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Dec 27, 2018 04:45 as a reply to  @ nardes's post |  #1788

Thanks Dennis,

I do worry a little about the lack of a 'spot' focus, letting the camera decide which part of the scene in the box should be sharp...in your case, possibly the grass in the top right corner?

I find the AF on the 7Dii to be generally good, especially with moving subjects but I'd always shoot a burst to increase the chance of getting a nailed focus. It's still shots that give me most dramas, the 7Dii never feels completely locked in and seems to rock backwards and forwards slightly so I'm never confident in it.

I'd love to have one system rather than the two I currently have. The 7Dii is my preferred camera but for landscapes seascapes and astroscapes I prefer the 6D due to the lenses available. However, I really dislike having to use the two different layouts.

It's great to hear that so many people here are enjoying using this new camera despite it's restricted specifications :-)


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Choderboy
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Dec 27, 2018 04:49 as a reply to  @ nardes's post |  #1789

I could not get my R to focus on this subject. Tried a few times aiming at different parts. Finally I MF'd then hit AF and it locked on.
Failed attempts it was racking back and forth full extent of AF travel. (I do have 'Lens drive when AF impossible' enabled.)

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Dave
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Pondrader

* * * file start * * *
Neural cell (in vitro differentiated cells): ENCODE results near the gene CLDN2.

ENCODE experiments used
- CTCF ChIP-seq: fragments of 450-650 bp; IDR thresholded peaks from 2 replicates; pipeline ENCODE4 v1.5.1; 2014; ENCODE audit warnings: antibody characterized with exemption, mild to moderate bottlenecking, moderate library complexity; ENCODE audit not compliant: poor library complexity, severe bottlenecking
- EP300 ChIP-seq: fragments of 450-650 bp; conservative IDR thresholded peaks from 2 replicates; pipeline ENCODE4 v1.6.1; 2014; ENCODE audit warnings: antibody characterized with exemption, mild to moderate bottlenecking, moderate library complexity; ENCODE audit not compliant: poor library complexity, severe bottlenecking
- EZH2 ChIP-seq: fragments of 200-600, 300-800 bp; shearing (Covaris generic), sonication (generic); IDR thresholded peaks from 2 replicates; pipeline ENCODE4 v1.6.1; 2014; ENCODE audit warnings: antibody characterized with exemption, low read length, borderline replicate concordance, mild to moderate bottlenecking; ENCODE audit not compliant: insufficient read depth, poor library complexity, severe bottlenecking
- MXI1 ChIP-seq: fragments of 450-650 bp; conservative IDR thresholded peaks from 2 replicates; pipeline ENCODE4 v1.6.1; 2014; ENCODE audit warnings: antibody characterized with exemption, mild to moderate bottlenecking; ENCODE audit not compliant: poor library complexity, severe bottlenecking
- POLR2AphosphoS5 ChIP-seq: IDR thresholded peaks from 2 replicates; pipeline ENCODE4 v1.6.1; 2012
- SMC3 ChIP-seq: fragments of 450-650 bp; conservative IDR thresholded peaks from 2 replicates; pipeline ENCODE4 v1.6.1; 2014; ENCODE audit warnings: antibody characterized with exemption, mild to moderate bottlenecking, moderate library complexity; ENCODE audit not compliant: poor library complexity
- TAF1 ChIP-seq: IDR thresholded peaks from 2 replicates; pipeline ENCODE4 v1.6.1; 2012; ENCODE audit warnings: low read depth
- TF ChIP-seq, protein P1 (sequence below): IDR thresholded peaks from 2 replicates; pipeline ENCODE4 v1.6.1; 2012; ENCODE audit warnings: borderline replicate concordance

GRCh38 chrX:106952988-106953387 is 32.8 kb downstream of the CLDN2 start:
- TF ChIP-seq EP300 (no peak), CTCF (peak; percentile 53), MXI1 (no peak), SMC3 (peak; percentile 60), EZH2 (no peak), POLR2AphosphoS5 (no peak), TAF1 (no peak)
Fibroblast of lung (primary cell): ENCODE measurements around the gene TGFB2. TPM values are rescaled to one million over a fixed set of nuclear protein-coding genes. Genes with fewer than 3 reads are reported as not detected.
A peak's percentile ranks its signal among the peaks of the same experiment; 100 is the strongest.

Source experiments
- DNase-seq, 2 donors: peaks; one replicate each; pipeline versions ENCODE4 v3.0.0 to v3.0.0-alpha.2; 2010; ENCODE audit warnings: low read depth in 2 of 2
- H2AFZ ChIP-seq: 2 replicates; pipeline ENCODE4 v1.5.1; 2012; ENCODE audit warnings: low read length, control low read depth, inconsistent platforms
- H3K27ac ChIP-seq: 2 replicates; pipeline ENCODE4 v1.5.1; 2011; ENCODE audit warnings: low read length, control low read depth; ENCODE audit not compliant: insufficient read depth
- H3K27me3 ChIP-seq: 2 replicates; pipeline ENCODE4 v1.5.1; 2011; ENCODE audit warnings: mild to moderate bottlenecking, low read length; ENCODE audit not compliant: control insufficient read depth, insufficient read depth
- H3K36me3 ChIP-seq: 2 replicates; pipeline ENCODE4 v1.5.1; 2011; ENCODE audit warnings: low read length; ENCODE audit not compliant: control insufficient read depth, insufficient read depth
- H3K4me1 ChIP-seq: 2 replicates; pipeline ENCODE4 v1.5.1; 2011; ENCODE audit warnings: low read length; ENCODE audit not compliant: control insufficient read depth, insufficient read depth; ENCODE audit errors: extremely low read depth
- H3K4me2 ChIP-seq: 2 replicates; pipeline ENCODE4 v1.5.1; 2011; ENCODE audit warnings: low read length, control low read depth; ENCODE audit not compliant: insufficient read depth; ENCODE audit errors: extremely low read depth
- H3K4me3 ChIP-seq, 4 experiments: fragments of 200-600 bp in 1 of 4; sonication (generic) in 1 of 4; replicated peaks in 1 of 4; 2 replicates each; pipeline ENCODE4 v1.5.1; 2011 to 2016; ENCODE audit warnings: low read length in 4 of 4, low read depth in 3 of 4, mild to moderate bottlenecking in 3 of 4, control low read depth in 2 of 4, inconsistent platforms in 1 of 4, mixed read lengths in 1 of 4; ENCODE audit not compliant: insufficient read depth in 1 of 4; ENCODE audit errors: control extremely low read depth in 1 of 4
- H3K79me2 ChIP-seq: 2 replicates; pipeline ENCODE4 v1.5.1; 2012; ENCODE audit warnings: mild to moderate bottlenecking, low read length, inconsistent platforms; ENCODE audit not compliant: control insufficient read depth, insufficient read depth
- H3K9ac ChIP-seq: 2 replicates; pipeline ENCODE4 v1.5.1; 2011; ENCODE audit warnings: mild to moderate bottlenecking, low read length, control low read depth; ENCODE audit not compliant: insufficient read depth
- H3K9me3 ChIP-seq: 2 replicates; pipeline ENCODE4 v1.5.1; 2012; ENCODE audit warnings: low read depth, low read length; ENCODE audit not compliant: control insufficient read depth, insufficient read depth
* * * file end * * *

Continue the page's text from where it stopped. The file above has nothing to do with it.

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Dec 27, 2018 05:44 |  #1790

Choderboy wrote in post #18778662 (external link)
I could not get my R to focus on this subject. Tried a few times aiming at different parts. Finally I MF'd then hit AF and it locked on.
Failed attempts it was racking back and forth full extent of AF travel. (I do have 'Lens drive when AF impossible' enabled.)
Hosted photo: posted by Choderboy in
./showthread.php?p=187​78662&i=i265873887
forum: Canon Digital Cameras

Using the 100-400LII at just a few feet the focus plain is very thin.. and I can see leaves that look in focus... well as best a guy can with what is offered.

This is a normal condition we've seen over and over.. I recommend you just get to know the camera just a little bit... This is exactly what I was talking about back a couple pages... Its as different to use as the 7DII was back in the day with everyone snapping at stuff and wondering just what they have missed.

Its true the centre AF point is way to large for us 7DII to 1DxII guys. I think its 143 points for centre AF point on the camera. For me thats way to many.. I'm not sure what one shot small is... less I would assume. I'm use to moving a very small point over my intended target but this camera is not exactly like that. But rest assured it is a good focuser on about everything you can point it at.

To me this point is super big as well, but there is no doubt this camera can focus very well and is more consistent in my hands than the 7DII was shot to shot.

But it is way different to shoot.. That is for certain.

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Pondrader
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Dec 27, 2018 05:46 |  #1791

It would be nice to shoot something in nicer light but this is what I got right now.

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Dec 27, 2018 06:02 |  #1792

Just as an example.....In focus I would say the tip of his nose to his eye and the tip of his tail... the rest is out of sharp focus.

A 7 inch round flower is gona be tough to use as an example...

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Choderboy
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Dec 27, 2018 06:12 as a reply to  @ Pondrader's post |  #1793

DOF I understand.
It just would not focus, at all. Lens would rack back and forth but never even paused on the subject.
The only way I got it to get any focus at all was to manually focus first. Then it would pick different parts.


Dave
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John ­ Sheehy